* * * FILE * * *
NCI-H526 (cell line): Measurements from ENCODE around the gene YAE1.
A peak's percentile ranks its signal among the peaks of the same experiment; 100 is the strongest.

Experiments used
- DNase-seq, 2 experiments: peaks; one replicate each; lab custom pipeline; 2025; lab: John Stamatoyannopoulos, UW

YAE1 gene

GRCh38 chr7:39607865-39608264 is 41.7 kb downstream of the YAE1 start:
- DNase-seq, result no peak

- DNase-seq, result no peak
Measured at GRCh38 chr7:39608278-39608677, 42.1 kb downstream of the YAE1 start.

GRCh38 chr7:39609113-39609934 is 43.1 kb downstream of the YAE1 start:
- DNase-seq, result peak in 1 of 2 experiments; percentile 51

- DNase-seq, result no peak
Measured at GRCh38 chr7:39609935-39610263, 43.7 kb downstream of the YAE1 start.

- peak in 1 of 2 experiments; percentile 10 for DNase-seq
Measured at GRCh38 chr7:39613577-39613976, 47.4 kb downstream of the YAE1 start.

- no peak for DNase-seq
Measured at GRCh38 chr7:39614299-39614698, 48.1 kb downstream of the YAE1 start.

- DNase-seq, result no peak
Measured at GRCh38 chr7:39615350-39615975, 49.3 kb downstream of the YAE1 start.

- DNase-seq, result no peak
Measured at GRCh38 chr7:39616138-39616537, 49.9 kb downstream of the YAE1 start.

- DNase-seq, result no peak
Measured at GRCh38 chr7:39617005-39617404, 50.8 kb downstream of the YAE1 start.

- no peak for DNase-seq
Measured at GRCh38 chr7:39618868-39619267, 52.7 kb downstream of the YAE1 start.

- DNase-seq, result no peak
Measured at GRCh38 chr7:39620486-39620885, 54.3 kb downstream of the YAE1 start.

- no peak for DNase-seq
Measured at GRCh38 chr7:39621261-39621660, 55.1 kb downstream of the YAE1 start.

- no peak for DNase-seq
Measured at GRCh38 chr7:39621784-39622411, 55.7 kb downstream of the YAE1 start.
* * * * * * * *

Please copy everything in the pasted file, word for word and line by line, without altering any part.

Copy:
NCI-H526 (cell line): Measurements from ENCODE around the gene YAE1.
A peak's percentile ranks its signal among the peaks of the same experiment; 100 is the strongest.

Experiments used
- DNase-seq, 2 experiments: peaks; one replicate each; lab custom pipeline; 2025; lab: John Stamatoyannopoulos, UW

YAE1 gene

GRCh38 chr7:39607865-39608264 is 41.7 kb downstream of the YAE1 start:
- DNase-seq, result no peak

- DNase-seq, result no peak
Measured at GRCh38 chr7:39608278-39608677, 42.1 kb downstream of the YAE1 start.

GRCh38 chr7:39609113-39609934 is 43.1 kb downstream of the YAE1 start:
- DNase-seq, result peak in 1 of 2 experiments; percentile 51

- DNase-seq, result no peak
Measured at GRCh38 chr7:39609935-39610263, 43.7 kb downstream of the YAE1 start.

- peak in 1 of 2 experiments; percentile 10 for DNase-seq
Measured at GRCh38 chr7:39613577-39613976, 47.4 kb downstream of the YAE1 start.

- no peak for DNase-seq
Measured at GRCh38 chr7:39614299-39614698, 48.1 kb downstream of the YAE1 start.

- DNase-seq, result no peak
Measured at GRCh38 chr7:39615350-39615975, 49.3 kb downstream of the YAE1 start.

- DNase-seq, result no peak
Measured at GRCh38 chr7:39616138-39616537, 49.9 kb downstream of the YAE1 start.

- DNase-seq, result no peak
Measured at GRCh38 chr7:39617005-39617404, 50.8 kb downstream of the YAE1 start.

- no peak for DNase-seq
Measured at GRCh38 chr7:39618868-39619267, 52.7 kb downstream of the YAE1 start.

- DNase-seq, result no peak
Measured at GRCh38 chr7:39620486-39620885, 54.3 kb downstream of the YAE1 start.

- no peak for DNase-seq
Measured at GRCh38 chr7:39621261-39621660, 55.1 kb downstream of the YAE1 start.

- no peak for DNase-seq
Measured at GRCh38 chr7:39621784-39622411, 55.7 kb downstream of the YAE1 start.